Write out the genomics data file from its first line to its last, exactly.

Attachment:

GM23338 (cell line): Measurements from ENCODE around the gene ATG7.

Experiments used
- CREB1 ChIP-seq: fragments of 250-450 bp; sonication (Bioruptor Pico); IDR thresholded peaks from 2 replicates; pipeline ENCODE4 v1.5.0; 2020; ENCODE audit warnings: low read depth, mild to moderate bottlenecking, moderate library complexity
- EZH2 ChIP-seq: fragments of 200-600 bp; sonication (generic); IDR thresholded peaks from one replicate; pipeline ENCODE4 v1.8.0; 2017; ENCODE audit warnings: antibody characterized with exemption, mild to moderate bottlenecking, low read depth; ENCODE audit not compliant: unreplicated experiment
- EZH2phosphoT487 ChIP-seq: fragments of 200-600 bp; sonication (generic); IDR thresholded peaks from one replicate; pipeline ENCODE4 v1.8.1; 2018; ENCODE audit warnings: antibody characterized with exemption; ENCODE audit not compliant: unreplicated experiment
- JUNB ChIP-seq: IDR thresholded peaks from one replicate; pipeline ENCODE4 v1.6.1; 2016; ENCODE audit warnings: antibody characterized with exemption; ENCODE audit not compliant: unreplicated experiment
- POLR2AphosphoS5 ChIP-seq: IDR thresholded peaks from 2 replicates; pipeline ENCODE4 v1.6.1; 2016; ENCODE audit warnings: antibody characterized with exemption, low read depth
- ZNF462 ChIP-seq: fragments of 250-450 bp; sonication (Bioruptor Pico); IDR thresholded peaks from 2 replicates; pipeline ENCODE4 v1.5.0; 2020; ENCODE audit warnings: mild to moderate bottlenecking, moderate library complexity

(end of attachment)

GM23338 (cell line): Measurements from ENCODE around the gene ATG7.

Experiments used
- CREB1 ChIP-seq: fragments of 250-450 bp; sonication (Bioruptor Pico); IDR thresholded peaks from 2 replicates; pipeline ENCODE4 v1.5.0; 2020; ENCODE audit warnings: low read depth, mild to moderate bottlenecking, moderate library complexity
- EZH2 ChIP-seq: fragments of 200-600 bp; sonication (generic); IDR thresholded peaks from one replicate; pipeline ENCODE4 v1.8.0; 2017; ENCODE audit warnings: antibody characterized with exemption, mild to moderate bottlenecking, low read depth; ENCODE audit not compliant: unreplicated experiment
- EZH2phosphoT487 ChIP-seq: fragments of 200-600 bp; sonication (generic); IDR thresholded peaks from one replicate; pipeline ENCODE4 v1.8.1; 2018; ENCODE audit warnings: antibody characterized with exemption; ENCODE audit not compliant: unreplicated experiment
- JUNB ChIP-seq: IDR thresholded peaks from one replicate; pipeline ENCODE4 v1.6.1; 2016; ENCODE audit warnings: antibody characterized with exemption; ENCODE audit not compliant: unreplicated experiment
- POLR2AphosphoS5 ChIP-seq: IDR thresholded peaks from 2 replicates; pipeline ENCODE4 v1.6.1; 2016; ENCODE audit warnings: antibody characterized with exemption, low read depth
- ZNF462 ChIP-seq: fragments of 250-450 bp; sonication (Bioruptor Pico); IDR thresholded peaks from 2 replicates; pipeline ENCODE4 v1.5.0; 2020; ENCODE audit warnings: mild to moderate bottlenecking, moderate library complexity